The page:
In Venezuela, the collapse of the economy and the subsequent food shortages has lead to a new type of crime: hunger crime.
Out-of-control hyperinflation, measuring 1,000,000% in 2018, has meant prices doubling every week. Even employed people with steady jobs can’t afford to buy the most basic goods. The last Survey of Living Conditions (ENCOVI) reports that 89.4% of respondents said their household income was not enough to buy food and 61% reported sleeping hungry at night. A report this year from Cáritas found that the average family required 98 times the minimum wage to afford adequate food to subsist.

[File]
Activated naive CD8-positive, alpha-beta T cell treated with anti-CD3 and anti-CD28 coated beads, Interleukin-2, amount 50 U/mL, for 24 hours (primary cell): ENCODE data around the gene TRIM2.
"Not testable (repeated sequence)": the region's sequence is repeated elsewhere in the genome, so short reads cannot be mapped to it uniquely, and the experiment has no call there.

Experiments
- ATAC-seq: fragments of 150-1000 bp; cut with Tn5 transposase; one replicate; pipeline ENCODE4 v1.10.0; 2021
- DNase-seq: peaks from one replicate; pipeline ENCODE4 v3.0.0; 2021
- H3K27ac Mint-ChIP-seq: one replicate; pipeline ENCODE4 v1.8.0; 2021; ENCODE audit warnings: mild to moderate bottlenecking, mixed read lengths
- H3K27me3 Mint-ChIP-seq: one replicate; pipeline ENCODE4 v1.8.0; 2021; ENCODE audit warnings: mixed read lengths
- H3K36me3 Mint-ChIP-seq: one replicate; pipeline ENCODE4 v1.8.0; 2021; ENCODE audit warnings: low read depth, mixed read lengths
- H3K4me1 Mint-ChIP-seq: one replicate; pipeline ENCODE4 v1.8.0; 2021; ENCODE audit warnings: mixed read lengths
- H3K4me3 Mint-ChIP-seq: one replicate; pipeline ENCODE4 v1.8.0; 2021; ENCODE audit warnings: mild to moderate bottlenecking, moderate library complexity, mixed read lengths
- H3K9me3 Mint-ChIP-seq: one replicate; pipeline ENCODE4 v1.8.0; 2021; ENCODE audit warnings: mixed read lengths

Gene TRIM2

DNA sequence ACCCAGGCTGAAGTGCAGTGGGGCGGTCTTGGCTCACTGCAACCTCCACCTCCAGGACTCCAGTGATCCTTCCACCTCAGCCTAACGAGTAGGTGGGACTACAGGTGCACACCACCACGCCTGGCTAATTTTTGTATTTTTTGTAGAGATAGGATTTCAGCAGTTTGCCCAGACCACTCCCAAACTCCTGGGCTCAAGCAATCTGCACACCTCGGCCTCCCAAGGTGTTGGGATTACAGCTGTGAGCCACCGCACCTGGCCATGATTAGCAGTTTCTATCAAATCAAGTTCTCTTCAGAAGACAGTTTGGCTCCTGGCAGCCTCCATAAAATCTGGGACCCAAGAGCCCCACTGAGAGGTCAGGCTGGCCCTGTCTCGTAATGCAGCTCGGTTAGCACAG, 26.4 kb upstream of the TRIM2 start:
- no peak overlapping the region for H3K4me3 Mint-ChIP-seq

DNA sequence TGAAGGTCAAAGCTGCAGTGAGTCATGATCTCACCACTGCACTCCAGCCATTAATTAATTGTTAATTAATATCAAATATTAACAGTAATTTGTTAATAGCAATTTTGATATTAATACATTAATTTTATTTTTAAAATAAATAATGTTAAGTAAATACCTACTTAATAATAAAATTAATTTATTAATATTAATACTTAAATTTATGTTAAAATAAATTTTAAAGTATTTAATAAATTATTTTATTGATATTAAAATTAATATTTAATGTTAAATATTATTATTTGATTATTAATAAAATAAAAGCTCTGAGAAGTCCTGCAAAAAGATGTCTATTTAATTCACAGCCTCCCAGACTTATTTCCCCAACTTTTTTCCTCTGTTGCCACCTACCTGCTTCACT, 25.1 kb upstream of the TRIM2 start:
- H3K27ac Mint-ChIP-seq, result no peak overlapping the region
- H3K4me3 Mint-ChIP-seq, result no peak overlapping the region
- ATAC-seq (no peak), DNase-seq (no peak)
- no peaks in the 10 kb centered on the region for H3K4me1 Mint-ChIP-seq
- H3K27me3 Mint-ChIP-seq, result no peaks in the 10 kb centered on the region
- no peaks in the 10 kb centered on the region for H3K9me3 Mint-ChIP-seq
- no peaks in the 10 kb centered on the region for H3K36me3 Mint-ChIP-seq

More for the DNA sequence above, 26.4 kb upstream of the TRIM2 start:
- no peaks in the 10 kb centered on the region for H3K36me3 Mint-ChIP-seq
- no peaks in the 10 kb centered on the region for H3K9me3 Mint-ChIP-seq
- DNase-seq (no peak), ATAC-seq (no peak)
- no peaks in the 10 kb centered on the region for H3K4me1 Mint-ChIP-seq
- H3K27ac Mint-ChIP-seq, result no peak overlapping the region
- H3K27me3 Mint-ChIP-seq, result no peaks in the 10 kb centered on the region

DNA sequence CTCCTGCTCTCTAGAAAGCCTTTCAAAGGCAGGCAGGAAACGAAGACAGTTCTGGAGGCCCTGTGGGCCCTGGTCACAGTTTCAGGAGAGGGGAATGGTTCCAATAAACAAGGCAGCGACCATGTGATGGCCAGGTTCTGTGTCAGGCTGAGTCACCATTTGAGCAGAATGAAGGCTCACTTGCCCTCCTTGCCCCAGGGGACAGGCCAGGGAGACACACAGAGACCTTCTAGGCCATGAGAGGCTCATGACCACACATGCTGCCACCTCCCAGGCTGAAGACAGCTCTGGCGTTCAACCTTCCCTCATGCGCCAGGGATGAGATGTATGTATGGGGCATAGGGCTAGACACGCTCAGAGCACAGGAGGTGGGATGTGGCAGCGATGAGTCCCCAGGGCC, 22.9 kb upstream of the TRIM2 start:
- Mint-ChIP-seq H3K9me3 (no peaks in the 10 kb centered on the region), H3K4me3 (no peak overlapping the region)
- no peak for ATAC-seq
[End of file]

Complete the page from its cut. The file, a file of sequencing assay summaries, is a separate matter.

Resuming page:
The epidemic of empty stomachs has unleashed a new wave of hunger-motivated crimes. The rise of these crimes has been tracked by NGOs such as the Venezuelan Observatory of Violence. In a country where virtually all crimes go unpunished and money is worth less than the paper it is printed on crime becomes a viable solution to hunger. Fathers go out at night to steal motorcycles. Gangsters recruit youngsters by paying them in food. Crime and insecurity is on the rise. Robberies and kidnappings have become a major industry. The direct consequences are suffered on the streets: 1.331 people were killed in Caracas within 12 months, and 73 Venezuelans die a violent death every day.